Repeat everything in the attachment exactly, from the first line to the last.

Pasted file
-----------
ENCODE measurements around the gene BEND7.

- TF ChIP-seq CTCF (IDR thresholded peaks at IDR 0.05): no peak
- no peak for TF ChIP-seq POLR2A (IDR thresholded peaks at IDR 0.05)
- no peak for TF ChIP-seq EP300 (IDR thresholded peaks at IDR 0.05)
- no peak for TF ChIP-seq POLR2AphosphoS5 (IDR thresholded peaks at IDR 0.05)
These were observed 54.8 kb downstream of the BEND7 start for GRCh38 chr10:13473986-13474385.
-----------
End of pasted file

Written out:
ENCODE measurements around the gene BEND7.

- TF ChIP-seq CTCF (IDR thresholded peaks at IDR 0.05): no peak
- no peak for TF ChIP-seq POLR2A (IDR thresholded peaks at IDR 0.05)
- no peak for TF ChIP-seq EP300 (IDR thresholded peaks at IDR 0.05)
- no peak for TF ChIP-seq POLR2AphosphoS5 (IDR thresholded peaks at IDR 0.05)
These were observed 54.8 kb downstream of the BEND7 start for GRCh38 chr10:13473986-13474385.